Does Organic traffic affect Alexa Rank?
Alexa.com is one of the oldest ranking services on the web. It collects and processes the website usage data from millions of users who have the Alexa toolbar installed in their browsers over the recent 3 months. The traffic rank is updated daily.
According to Alexa, your web site’s ranking position depends on:
- the number of unique visitors, i.e. unique Alexa toolbar users who visit your website;
- Pageviews, i.e. total number URL requests sent by browsers carrying Alexa toolbar containing your URLs.
Multiple requests for the same URL by the same user within a day are recorded as one pageview.
If your domain has subdomains, it still appears on the rank once, all the visits and pageviews are summed up across all your subdomains as well as subpages. The only exception is subdomains that Alexa recognizes as homepages or blogs hosted on specialized platforms. Such subdomains get their own Traffic Rank, separate from its host domain.
Alexa also lists the keywords that generate organic traffic. This is useful both in terms of knowing your own search engine marketing performance and in terms of analyzing competitors’ keywords.
Connection between organic traffic and Alexa ranking
By experience, there is a correlation between the website’s position on the Google search results page and on Alexa Rank. Websites listed among Alexa’s top 100,000 can be normally found among the top 10 of the Google search results by the relevant keywords. However, this doesn’t hold in the opposite direction, i.e. getting on Google's top does not guarantee you success with Alexa.
First off, your website should have relatively much traffic to be listed by Alexa at all. Because Alexa only gets data from its own subscribers, your website has to be visited by some of them for Alexa to get any data regarding it whatsoever.
Alexa itself admits that the data available only allows them to consider the first 100,000 positions statistically meaningful. The ranking’s reliability increases towards the top of the rank and diminishes towards its bottom.
If your website ranks below #100,000, you can notice significant changes in positions from day to day simply because the data is scarce, on some days new visits by Alexa users may even be at null, even though the overall traffic to your website is positive.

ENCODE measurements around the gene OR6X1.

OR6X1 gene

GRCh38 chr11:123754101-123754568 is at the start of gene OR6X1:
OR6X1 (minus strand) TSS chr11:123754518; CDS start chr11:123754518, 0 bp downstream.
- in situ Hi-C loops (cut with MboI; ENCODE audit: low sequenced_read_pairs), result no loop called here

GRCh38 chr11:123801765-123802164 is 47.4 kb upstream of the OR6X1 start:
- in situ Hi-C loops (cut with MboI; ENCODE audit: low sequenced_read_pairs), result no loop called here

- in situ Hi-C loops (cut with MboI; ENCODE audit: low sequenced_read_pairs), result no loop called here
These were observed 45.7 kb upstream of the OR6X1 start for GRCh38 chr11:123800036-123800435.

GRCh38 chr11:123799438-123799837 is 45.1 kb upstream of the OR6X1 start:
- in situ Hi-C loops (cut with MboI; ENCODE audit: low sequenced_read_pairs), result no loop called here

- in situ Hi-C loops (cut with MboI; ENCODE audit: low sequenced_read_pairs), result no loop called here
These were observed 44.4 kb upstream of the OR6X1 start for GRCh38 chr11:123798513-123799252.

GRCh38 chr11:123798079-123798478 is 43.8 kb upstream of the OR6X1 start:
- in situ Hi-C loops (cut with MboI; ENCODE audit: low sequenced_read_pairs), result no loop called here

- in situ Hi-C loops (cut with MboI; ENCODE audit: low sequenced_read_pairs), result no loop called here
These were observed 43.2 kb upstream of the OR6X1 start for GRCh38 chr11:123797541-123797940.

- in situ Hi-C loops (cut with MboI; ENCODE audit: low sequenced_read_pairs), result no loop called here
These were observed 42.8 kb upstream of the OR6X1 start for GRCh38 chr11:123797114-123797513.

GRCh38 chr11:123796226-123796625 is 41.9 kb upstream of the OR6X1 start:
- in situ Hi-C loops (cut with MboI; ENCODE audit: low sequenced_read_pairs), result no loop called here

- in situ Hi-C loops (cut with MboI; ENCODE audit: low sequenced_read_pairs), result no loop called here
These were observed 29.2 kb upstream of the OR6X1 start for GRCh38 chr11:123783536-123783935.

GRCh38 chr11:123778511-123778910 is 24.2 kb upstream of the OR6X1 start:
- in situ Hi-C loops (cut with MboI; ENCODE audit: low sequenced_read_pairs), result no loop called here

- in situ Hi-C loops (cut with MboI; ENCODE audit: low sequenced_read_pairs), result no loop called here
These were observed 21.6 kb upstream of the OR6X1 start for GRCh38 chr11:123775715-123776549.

As you may guess, 100,000 is nothing compared to the total number of websites around the globe. But the good news is there is a lifehack connected with the regional rank. Getting in the first 100,000 in your country is much easier than in the world, and it is worthwhile to capitalize on this fact.
Next, consider the factors Alexa weighs to shape the rank.
#1. Total unique visitors.
#2. Total page views, which also reflects the number of pages browsed by an average user thus mirroring Google’s browse rate;
#3. Quality and diversity of views, including their geography, which allows Alexa to put together country-specific ranks;
#4. Bounce Rate, which reflects the quality and relevance of the page with respect to the query;
#5. Time online, which is supposed to indicate how interesting and how engaging your website is.
What Alexa does not consider building its rank, unlike Google, is search query relevance. It counts the keywords and traffic associated with them but they have no impact upon the rank.
To sum it up, improving your positions on the Google search result page can ultimately raise you to new highs on the Alexa rank. It is especially smart to focus on attracting traffic from the country where you want to get in the top 100,000 on the Alexa rank. To get there faster, do your best to improve the quality and relevance of your content, and consider other possible improvements suggested in one of our previous articles.